Lots of TV programming featuring "Flip this house", "vacation homes", "real estate whatever"...flippers capitulated a year or two after the burst. The same should happen in brazil. Housing is not an investment ( it's just a place to live) Brazilian flippers should capitulate to a consolidated industry working on economies of scale and compressed margins. Fewer players with pristine balance sheets will trade at wiser 20x.
The lag between good news and upward moment in GFA is astonishing. Almost always GFA moves AFTER the news. Market never factor in anything in this stock.
Bloomberg GFA latest news has the story on the latest housing stimulus Minha Casa Minha Vida. "“This increases the price ceiling and the number of people that can participate in the program,” Erick Scott Hood, an analyst at brokerage SLW Corretora, said in a telephone interview from Sao Paulo. “It’s very positive for companies that have business in this segment as it could increase demand.”
MRV Engenharia & Participacoes SA (MRVE3), Cyrela and Gafisa SA (GFSA3) are poised to benefit the most from the change because of their business serving low-income clients, he said."
btw. before these news, Barclays saw 80% up and the stock falls to $3 ?!? (next support )..ha.
I try not to let highly believable statistical noise keep from making a good investment at a good price. The only thing I am worried about at this point is a collapse in the Brazilian commodity economy. But at the same time, I think smarter minds than me have priced worries about that in to the stock already - Gafisa has lost 80% of its capitalization in the last two years. This has been the first big pullback since the stock doubled off its lows in the summer time.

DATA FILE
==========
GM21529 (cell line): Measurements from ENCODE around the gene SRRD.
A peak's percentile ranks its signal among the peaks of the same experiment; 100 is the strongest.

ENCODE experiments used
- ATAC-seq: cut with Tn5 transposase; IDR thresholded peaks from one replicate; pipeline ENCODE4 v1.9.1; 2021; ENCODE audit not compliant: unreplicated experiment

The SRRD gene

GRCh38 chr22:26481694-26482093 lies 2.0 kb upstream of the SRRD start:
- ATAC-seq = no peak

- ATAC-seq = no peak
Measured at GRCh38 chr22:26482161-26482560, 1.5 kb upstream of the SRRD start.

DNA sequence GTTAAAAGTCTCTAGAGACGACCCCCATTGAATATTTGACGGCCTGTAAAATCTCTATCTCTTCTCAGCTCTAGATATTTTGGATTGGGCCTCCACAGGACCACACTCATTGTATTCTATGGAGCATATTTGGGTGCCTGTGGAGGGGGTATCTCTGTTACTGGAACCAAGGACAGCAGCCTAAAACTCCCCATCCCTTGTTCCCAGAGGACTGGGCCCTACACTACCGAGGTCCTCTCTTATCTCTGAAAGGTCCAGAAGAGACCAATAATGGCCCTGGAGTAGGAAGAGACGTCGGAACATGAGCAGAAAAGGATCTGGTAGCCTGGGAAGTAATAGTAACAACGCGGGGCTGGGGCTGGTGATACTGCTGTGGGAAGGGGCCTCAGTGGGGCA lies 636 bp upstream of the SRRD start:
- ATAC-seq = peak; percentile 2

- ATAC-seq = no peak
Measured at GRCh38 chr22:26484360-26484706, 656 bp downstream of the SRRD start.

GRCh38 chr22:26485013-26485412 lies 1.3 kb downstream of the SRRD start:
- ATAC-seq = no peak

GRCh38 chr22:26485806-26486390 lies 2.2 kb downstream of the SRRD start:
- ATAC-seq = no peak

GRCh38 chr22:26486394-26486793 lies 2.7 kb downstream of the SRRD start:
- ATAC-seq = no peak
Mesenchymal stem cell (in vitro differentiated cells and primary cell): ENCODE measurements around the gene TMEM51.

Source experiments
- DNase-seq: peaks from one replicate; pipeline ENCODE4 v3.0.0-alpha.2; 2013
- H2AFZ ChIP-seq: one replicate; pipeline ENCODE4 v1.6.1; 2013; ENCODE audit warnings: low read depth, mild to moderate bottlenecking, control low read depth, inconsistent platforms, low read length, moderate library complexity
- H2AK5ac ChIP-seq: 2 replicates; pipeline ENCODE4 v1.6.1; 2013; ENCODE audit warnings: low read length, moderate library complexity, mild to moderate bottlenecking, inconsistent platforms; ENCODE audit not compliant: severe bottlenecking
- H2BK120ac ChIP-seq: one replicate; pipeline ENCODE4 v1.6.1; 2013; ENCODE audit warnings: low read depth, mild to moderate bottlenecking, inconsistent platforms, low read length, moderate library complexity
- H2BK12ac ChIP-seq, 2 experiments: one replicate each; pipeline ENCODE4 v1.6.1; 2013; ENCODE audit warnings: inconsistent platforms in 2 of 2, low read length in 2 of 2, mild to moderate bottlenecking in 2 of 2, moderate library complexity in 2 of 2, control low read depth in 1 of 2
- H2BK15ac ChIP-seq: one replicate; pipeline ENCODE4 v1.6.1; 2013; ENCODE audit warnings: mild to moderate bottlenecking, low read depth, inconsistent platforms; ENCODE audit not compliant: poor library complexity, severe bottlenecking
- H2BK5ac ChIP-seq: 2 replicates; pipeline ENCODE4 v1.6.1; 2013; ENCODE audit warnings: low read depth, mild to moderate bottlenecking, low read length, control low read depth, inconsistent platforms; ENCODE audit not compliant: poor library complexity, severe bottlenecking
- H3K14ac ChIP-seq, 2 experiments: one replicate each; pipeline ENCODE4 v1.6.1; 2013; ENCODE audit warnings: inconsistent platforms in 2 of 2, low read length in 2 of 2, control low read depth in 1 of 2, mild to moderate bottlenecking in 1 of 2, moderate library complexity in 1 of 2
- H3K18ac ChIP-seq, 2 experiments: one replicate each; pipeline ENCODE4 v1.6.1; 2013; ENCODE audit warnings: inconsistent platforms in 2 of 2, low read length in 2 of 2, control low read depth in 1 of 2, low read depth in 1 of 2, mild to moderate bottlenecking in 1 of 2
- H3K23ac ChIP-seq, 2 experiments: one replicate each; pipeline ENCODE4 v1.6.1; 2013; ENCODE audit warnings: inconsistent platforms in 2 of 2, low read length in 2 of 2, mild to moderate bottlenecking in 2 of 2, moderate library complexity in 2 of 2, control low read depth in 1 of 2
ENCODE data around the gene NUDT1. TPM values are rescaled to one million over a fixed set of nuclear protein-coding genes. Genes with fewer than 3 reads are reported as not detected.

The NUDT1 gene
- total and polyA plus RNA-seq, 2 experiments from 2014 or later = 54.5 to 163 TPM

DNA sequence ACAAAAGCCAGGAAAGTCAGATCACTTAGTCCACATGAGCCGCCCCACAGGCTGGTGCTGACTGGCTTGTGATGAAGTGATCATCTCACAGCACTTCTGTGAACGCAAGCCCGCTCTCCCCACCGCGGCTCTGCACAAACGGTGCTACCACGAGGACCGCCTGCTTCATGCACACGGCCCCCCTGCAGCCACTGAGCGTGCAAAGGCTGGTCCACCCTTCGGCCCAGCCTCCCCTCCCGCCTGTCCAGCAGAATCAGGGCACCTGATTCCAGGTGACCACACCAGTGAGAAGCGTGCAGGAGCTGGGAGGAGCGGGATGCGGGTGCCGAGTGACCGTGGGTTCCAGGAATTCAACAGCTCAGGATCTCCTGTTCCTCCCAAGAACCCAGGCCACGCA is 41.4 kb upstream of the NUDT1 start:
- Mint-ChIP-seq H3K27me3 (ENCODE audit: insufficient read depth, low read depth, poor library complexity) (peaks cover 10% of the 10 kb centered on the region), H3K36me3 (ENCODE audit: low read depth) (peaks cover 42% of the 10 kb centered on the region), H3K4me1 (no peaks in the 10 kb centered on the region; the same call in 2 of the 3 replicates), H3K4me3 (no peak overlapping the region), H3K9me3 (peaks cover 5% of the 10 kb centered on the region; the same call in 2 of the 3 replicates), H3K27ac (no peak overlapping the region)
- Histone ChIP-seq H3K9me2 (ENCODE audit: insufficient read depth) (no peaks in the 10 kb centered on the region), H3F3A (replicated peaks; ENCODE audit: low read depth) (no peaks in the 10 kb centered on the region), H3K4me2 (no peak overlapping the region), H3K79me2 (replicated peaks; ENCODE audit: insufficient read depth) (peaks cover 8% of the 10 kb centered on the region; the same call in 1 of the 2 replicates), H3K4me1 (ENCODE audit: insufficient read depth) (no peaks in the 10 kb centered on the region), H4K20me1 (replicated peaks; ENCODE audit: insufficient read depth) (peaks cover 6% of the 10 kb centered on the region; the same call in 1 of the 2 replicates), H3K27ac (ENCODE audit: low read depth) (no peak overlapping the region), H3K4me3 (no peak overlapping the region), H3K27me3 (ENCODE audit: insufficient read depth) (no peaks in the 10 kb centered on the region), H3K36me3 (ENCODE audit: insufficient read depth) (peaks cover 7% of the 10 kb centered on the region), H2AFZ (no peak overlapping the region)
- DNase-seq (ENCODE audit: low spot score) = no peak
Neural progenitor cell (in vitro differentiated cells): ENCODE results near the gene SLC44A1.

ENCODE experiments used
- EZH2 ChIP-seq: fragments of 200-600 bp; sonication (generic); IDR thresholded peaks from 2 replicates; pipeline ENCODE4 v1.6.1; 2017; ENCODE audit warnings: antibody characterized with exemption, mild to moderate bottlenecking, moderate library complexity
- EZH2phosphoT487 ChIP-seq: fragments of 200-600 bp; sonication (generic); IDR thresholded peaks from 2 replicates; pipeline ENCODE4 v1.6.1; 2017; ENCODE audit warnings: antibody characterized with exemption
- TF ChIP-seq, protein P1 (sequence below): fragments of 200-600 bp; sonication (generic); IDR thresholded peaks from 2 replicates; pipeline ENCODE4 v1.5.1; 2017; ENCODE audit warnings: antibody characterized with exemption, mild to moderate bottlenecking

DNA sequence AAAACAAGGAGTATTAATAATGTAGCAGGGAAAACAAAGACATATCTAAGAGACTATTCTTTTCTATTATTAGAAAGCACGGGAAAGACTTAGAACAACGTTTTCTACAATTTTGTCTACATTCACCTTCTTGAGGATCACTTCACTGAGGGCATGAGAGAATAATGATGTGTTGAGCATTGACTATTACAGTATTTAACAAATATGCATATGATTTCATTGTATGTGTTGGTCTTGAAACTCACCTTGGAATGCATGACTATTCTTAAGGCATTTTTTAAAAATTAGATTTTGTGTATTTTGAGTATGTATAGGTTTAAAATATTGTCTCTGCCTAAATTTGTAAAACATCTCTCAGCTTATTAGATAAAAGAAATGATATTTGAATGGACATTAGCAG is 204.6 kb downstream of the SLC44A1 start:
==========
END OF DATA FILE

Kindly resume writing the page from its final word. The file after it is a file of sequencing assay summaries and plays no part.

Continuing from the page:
It is my experience that home builders are one of the few industries where the fundamentals cannot be "faked". The stocks are highly volatile (just witness the U.S. homebuilders) but the nature of the beast is long long cycles of steady up, followed by a dramatic crash and then sideways, and finally, recovery again.
Maybe Gafisa won't recover this year, but if the bargain-basement buyout price offered it earlier this year was $5.00 - $7.00/share, then there is at least that probability in the price. And in a surprising recovery of Sao Paola real estate? Probably more. At $3.70, I'm willing to stick around to find out.
I have been looking for a chance to buy Gafisa for almost two months. Last week I got it.
I think my last take on GFA is that from October, 2010 til last summer, the company lost 90% of its capitalization. This is what happened to many of the builders in the US: KBH, PHM, HOV, BZH etc. In the process of destruction of capital, the worst possible outcome is inflicted/predicted on the shares. When that doesn't happen, a rapid snapback ensues, then a reconsideration of the snapback (like now), then a long drawn out process begins in which the bears continually point out everything that's wrong with the company and why a person should not own the shares. Meanwhile, the shares rise. At least, that's the hope.